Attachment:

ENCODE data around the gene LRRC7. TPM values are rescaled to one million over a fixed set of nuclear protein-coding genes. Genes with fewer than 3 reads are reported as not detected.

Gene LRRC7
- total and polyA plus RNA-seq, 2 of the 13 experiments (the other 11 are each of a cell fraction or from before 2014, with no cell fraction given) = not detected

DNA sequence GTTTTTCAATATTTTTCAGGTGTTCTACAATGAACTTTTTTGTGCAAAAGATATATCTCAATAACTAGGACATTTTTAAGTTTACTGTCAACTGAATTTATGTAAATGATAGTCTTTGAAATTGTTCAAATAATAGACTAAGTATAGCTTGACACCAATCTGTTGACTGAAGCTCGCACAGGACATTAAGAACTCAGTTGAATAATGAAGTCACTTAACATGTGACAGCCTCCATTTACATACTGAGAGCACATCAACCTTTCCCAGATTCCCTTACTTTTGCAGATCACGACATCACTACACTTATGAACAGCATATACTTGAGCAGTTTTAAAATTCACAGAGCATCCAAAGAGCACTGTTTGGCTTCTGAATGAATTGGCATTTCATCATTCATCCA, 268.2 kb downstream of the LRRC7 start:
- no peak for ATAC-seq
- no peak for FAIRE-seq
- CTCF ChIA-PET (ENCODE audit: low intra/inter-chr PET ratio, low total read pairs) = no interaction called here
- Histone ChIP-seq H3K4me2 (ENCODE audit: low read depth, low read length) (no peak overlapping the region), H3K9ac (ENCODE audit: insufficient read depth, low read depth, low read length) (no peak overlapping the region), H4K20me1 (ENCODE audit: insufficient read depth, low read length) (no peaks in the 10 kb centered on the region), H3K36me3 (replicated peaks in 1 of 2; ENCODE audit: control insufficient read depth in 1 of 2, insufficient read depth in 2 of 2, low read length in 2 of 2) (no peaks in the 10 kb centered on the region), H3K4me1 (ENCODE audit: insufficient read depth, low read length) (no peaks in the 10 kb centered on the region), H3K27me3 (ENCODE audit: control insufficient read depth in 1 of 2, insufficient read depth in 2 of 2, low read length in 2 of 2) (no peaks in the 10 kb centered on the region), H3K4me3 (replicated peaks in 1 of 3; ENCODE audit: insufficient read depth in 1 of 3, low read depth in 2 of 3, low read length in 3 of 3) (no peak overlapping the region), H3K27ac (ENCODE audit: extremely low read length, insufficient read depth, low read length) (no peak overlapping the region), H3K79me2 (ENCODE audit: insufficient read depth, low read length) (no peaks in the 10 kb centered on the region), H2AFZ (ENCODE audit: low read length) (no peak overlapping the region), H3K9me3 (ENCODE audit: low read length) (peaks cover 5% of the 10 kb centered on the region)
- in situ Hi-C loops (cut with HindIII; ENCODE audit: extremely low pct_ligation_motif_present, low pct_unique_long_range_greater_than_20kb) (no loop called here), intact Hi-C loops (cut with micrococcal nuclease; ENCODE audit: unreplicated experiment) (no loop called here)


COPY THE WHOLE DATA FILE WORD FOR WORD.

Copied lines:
ENCODE data around the gene LRRC7. TPM values are rescaled to one million over a fixed set of nuclear protein-coding genes. Genes with fewer than 3 reads are reported as not detected.

Gene LRRC7
- total and polyA plus RNA-seq, 2 of the 13 experiments (the other 11 are each of a cell fraction or from before 2014, with no cell fraction given) = not detected

DNA sequence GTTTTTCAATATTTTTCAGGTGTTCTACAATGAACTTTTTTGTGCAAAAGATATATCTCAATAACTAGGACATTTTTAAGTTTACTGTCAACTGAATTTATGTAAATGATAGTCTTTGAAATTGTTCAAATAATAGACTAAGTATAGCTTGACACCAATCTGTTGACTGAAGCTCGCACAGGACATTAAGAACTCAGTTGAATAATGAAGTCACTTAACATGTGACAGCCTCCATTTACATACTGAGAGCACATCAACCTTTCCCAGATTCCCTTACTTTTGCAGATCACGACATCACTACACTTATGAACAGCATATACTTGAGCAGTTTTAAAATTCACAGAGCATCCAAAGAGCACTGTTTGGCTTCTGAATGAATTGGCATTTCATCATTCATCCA, 268.2 kb downstream of the LRRC7 start:
- no peak for ATAC-seq
- no peak for FAIRE-seq
- CTCF ChIA-PET (ENCODE audit: low intra/inter-chr PET ratio, low total read pairs) = no interaction called here
- Histone ChIP-seq H3K4me2 (ENCODE audit: low read depth, low read length) (no peak overlapping the region), H3K9ac (ENCODE audit: insufficient read depth, low read depth, low read length) (no peak overlapping the region), H4K20me1 (ENCODE audit: insufficient read depth, low read length) (no peaks in the 10 kb centered on the region), H3K36me3 (replicated peaks in 1 of 2; ENCODE audit: control insufficient read depth in 1 of 2, insufficient read depth in 2 of 2, low read length in 2 of 2) (no peaks in the 10 kb centered on the region), H3K4me1 (ENCODE audit: insufficient read depth, low read length) (no peaks in the 10 kb centered on the region), H3K27me3 (ENCODE audit: control insufficient read depth in 1 of 2, insufficient read depth in 2 of 2, low read length in 2 of 2) (no peaks in the 10 kb centered on the region), H3K4me3 (replicated peaks in 1 of 3; ENCODE audit: insufficient read depth in 1 of 3, low read depth in 2 of 3, low read length in 3 of 3) (no peak overlapping the region), H3K27ac (ENCODE audit: extremely low read length, insufficient read depth, low read length) (no peak overlapping the region), H3K79me2 (ENCODE audit: insufficient read depth, low read length) (no peaks in the 10 kb centered on the region), H2AFZ (ENCODE audit: low read length) (no peak overlapping the region), H3K9me3 (ENCODE audit: low read length) (peaks cover 5% of the 10 kb centered on the region)
- in situ Hi-C loops (cut with HindIII; ENCODE audit: extremely low pct_ligation_motif_present, low pct_unique_long_range_greater_than_20kb) (no loop called here), intact Hi-C loops (cut with micrococcal nuclease; ENCODE audit: unreplicated experiment) (no loop called here)